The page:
Creating Without Ulterior Motives

woman with catPhoto by Alice Popkorn.

If one part of blogging has suffered in the last year or two, it’s blogging as an end rather than a means.

Creating a blog for the sake of watching it grow, entertaining people, helping people, and making something you could be proud of.

This blog started out in that spirit, and my best blogging days were the early ones, where I cared only about content and quality and writing things that people read. Things that helped people sometimes.

Then, collectively, we discovered that blogs could be powerful tools for making money. For many, posts became more about the ad impressions and affiliate sales they generated than about putting something of quality into the world.

Some people held out (I did for a while), but soon people discovered that there were ways to make money without ads and affiliate marketing, like freelancing or book deals or speaking gigs (and this is where it got me).

The bloggers measuring ad impressions and click-throughs were joined by bloggers counting Twitter followers and consulting gigs.

Then we discovered info products and courses, ways to make money by teaching. We’re good at teaching, and it’s more fun to make products than tweak AdSense, and products make more money than ads do.

The measure of a post’s success moved from ad impressions and affiliate commissions to eBook sales and course sign-ups.

In some cases, the content on formerly high-quality blogs turned into an endless stream of thinly veiled pre-launch material, where every new post has an ulterior motive and every word is another part of the sales process.

This sounds like a condemnation, but if it is, I’m condemning myself. I lost my passion for blogging for a long time because it changed into something I saw as the ‘I’ in ROI, part of building my personal brand (and all the while, the most popular and well-loved post on this guru’s blog is about putting Flickr images in blog posts!).

I started blogging to create and learn and teach, I stopped blogging because half of me got angry at myself for doing things to make money, and the other half was frustrated when I didn’t.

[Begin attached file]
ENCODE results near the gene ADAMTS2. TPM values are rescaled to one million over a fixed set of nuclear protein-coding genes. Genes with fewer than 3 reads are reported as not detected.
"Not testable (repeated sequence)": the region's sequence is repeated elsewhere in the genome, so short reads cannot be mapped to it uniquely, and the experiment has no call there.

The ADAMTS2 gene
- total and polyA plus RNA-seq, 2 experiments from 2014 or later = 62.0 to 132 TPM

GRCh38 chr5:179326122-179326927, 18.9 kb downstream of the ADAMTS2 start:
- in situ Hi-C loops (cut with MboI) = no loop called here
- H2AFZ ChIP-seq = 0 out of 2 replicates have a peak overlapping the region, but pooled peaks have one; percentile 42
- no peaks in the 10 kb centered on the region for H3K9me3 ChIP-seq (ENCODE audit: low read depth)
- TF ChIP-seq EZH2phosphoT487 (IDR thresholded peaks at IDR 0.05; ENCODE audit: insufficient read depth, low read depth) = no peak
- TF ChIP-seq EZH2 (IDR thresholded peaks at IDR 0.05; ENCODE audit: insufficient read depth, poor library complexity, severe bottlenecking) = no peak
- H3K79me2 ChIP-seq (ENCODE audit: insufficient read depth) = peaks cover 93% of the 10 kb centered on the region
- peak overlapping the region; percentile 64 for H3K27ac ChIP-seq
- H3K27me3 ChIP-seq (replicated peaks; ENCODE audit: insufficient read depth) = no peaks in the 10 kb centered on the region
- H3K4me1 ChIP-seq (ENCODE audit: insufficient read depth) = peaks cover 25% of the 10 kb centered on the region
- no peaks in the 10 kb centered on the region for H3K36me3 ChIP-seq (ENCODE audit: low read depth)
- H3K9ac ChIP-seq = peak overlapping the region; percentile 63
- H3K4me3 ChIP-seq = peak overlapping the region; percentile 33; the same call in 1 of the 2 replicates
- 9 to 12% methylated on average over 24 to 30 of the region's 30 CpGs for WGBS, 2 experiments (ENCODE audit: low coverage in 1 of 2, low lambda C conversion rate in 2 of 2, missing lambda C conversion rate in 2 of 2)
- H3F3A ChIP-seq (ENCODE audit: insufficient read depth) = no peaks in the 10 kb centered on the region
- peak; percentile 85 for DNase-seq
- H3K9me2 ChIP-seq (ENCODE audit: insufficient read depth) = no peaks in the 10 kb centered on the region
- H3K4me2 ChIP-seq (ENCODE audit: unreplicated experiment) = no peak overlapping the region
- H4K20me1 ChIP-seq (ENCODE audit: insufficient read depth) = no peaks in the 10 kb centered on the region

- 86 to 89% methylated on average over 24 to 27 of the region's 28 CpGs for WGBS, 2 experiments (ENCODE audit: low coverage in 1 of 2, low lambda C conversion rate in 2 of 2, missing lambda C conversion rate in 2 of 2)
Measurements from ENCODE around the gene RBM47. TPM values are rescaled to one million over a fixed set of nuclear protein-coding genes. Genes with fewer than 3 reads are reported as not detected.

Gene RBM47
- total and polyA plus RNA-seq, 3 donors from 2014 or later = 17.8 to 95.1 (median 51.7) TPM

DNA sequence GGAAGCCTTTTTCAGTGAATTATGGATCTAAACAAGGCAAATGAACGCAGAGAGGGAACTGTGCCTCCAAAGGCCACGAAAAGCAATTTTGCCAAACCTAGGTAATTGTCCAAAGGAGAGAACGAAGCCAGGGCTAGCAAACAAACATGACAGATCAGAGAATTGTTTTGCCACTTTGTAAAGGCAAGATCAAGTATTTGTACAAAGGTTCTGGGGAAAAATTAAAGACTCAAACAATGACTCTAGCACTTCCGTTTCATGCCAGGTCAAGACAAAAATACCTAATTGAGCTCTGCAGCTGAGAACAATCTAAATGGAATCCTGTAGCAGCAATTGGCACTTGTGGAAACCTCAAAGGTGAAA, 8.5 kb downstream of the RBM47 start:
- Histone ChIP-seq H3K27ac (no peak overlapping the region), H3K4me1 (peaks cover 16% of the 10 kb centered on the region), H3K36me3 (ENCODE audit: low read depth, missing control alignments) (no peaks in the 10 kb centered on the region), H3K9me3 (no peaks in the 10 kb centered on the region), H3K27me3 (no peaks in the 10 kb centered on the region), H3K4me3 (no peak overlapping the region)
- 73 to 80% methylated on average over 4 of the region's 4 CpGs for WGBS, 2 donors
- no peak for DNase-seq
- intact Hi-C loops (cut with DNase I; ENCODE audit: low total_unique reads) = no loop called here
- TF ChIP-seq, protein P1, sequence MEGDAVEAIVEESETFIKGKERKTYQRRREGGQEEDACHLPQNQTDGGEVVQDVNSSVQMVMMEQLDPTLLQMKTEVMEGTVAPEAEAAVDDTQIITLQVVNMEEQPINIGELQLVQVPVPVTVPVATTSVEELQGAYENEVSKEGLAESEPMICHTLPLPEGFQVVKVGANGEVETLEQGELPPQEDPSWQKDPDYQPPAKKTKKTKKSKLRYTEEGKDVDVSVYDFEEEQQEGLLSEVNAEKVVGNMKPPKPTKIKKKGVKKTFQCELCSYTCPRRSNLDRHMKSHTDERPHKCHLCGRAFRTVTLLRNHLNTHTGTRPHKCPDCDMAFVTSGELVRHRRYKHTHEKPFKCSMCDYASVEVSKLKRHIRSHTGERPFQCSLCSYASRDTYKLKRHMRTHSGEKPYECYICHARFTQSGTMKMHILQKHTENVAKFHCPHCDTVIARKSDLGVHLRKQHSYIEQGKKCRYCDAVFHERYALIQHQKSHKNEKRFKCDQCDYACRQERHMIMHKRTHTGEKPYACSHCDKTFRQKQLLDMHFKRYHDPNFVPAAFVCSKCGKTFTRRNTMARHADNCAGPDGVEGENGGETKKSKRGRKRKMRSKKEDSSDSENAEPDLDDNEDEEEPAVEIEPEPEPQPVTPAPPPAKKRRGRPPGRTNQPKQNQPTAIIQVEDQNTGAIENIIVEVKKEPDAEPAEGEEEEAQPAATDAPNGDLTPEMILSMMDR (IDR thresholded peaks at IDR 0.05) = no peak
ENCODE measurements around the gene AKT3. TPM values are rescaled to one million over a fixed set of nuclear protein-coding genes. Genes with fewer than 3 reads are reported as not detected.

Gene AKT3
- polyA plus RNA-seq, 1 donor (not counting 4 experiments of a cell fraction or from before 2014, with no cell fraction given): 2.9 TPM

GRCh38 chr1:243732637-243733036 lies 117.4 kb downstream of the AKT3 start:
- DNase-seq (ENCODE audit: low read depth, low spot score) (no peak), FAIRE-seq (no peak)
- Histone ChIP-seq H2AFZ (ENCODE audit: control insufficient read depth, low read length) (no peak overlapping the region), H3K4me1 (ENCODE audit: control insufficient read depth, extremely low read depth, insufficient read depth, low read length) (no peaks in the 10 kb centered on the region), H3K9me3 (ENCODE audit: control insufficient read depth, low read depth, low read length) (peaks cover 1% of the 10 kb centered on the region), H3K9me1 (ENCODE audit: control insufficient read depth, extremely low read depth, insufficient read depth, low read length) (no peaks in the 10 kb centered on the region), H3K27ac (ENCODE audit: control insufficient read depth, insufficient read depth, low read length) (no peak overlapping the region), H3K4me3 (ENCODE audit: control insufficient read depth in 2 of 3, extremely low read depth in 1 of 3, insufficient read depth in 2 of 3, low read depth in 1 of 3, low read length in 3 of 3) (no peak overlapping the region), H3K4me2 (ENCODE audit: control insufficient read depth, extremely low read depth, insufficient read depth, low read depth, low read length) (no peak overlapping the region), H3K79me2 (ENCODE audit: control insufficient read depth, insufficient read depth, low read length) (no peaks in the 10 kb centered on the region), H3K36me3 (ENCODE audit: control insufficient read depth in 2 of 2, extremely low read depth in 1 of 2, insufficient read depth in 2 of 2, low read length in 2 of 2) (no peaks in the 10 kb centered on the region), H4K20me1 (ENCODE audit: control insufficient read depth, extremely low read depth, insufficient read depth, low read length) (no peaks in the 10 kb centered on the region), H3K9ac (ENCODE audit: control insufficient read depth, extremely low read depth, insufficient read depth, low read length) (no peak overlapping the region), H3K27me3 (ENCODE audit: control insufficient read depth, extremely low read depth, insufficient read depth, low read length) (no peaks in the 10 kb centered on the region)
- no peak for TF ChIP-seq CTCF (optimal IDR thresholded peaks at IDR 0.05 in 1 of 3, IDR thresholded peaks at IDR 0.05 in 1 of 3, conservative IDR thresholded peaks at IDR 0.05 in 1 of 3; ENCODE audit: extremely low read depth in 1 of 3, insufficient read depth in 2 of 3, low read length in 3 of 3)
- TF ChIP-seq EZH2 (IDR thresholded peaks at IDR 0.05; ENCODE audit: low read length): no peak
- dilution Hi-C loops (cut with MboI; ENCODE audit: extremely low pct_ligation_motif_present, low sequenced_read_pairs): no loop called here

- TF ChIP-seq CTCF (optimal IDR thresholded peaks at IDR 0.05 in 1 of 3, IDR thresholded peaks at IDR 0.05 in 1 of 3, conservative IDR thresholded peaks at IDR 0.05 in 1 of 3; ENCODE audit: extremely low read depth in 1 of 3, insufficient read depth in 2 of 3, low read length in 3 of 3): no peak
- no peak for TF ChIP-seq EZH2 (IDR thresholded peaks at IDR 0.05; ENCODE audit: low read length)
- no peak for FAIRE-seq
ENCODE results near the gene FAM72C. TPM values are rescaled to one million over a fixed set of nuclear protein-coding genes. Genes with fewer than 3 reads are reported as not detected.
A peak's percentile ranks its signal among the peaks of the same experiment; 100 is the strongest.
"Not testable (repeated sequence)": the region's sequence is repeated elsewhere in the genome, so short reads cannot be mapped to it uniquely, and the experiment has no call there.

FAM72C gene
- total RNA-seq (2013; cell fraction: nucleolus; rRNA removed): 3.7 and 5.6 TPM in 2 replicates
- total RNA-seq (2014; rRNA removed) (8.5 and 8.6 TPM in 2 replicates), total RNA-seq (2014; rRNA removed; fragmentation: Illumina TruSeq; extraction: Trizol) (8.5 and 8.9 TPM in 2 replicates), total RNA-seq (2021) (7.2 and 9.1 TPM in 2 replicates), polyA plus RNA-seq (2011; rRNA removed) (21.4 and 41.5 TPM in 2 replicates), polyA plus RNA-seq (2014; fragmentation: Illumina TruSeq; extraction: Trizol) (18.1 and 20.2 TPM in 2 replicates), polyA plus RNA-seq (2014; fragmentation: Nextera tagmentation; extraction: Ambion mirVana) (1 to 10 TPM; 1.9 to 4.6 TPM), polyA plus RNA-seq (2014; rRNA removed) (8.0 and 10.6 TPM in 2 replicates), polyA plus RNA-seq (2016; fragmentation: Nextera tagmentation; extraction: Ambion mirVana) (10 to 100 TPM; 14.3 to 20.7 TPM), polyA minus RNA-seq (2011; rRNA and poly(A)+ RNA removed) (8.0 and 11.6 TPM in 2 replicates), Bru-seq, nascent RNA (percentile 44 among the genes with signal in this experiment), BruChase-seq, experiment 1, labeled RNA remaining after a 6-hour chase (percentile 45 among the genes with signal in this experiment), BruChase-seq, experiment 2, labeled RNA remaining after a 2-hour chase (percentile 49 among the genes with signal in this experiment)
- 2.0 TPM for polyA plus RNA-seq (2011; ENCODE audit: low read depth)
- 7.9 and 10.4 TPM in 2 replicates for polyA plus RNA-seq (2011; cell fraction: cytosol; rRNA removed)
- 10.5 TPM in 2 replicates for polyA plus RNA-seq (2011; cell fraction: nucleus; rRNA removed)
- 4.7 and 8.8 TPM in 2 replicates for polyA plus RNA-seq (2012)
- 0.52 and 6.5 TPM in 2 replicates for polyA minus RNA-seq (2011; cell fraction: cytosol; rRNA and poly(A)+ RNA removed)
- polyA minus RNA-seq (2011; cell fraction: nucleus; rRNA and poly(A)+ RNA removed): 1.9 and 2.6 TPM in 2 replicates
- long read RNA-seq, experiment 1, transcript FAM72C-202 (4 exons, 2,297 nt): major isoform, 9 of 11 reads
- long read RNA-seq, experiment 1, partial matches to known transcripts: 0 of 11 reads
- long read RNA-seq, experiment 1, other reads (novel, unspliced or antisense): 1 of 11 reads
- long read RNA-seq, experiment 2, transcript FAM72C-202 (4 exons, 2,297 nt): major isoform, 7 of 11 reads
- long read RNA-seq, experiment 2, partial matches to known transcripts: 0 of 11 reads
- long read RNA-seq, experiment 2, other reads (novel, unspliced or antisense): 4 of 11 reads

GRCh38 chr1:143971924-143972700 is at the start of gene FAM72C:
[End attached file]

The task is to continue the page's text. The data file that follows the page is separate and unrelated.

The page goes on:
I’m not angry at myself for this, nor am I angry at other bloggers who’ve fallen into the same rut, but are much better marketers than me and have more confidence in what they’re doing, and so spent more time making sales than hesitating over the keyboard.

We’ve got mortgages and sometimes kids and we all need money desperately, so if it’s a choice between making money and feeling fuzzy, we’ll make money.

But the hard sell comes at a cost, and many bloggers have lost touch with why they started blogging, and the goals they hoped to achieve before they knew making money was possible.

It happens because we see money and freedom as one and the same. Most of us are not chasing luxury cars and designer clothes.

We want to earn money so we don’t have to worry about money, so we can do the things we like doing when money is taken out of the equation.

We work our butts off to reach an idyllic point where we don’t have to worry anymore, a mental state also shared with people who don’t earn a whole lot of money but want less (and smaller) stuff. The latter group tend to be the happiest people you’ll meet.

This is all a long-winded way of saying that you’ll get more happiness from your blog if you see it as something that has value and meaning in its own right, rather than being food for a very hungry sales-machine.

When I say happiness, I’m talking about the lasting kind. The kind that contributes to a life well-lived.

Do what you need to earn a living, but this month, do some things you’re proud of that don’t have a hope of earning you money.

Spend a few hours you’d usually spend marketing helping people who are not your target market, even indirectly, to the nth degree.

Write a post about something you know nothing about, but would like to learn. Start something from scratch without leveraging what you already have.

Do you remember what it feels like to create for its own sake?

Make less money and more happiness.
Sell less, help people more.
Market less, create more.

About Skellie

Massive nerd who just happens to enjoy anything related to blogging, creativity, and online marketing.

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